HASTINGS, Minn. -- You may have seen videos of Minnesota farmers dumping thousands of gallons of milk on their farms, because of oversupply and processing plants being unable to keep up. And finding a new home for milk isn't easy.
"Ultimately, the nutrition in dairy is very much needed in this country and other parts of the world, too," said Justin Malone.
Malone is a third-generation dairy farmer and one of the owners of Hastings Creamery. Forty-five dairy farms from Minnesota and Wisconsin are part of this operation. But lately, many farmers have struggled to find a home for their product.
"It's the same situation for a lot of folks is that in the dairy industry, we just don't have enough processing to handle the amount of milk that the dairy industry is producing right now," said Malone.
It's led to farmers dumping milk, like at Thompson Dairy near Lewiston. Owners there tell WCCO that older processing plants haven't been able to keep up with what farmers are producing.
The Hastings Creamery plant has been bottling milk for more than a century. Recently, the Met Council warned the creamery that it was out of compliance with its industrial wastewater permit as it worked to keep up with farmers. Malone said he believes the issue has been resolved, at a crucial time.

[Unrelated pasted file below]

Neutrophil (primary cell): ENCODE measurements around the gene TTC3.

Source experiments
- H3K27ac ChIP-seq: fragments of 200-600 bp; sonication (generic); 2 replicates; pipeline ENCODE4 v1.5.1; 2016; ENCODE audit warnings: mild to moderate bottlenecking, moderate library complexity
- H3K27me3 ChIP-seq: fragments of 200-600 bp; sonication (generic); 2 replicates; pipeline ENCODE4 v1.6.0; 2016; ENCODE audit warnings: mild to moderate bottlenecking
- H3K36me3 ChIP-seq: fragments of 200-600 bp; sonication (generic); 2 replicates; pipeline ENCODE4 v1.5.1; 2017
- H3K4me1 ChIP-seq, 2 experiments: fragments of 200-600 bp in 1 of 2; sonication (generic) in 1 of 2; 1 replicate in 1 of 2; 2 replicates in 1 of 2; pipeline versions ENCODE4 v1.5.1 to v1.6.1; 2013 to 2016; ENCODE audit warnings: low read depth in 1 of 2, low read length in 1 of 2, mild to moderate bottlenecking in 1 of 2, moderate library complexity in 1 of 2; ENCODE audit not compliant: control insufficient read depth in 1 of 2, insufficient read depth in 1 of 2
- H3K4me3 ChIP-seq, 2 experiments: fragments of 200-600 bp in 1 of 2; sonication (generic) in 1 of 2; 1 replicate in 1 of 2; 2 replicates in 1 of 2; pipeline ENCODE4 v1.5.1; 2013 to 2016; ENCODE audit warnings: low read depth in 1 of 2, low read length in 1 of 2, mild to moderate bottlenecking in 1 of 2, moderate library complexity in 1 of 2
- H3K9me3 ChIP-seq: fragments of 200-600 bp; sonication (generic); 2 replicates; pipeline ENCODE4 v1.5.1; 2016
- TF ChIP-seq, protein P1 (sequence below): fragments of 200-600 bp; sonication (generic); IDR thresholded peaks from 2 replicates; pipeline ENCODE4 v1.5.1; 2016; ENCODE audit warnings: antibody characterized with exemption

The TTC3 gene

"We're back to business as usual. We're working with Met Council on short-term solutions. We're kinda sticking to the long-term solution, but it will take probably a year and a half to fully implement that," said Malone.
That could potentially mean building a wastewater treatment plant on site. Malone said he's confident there are better days ahead for farmers.
"We are updating equipment in there and doing different things to try and make it more efficient. Help more dairy farmers in the end. That's our goal," said Malone.
The Hastings Creamery processes 150,000 pounds of milk each day. Some Minnesota dairy farmers say they have downsized by selling cows to try and balance out the over-supply issues.
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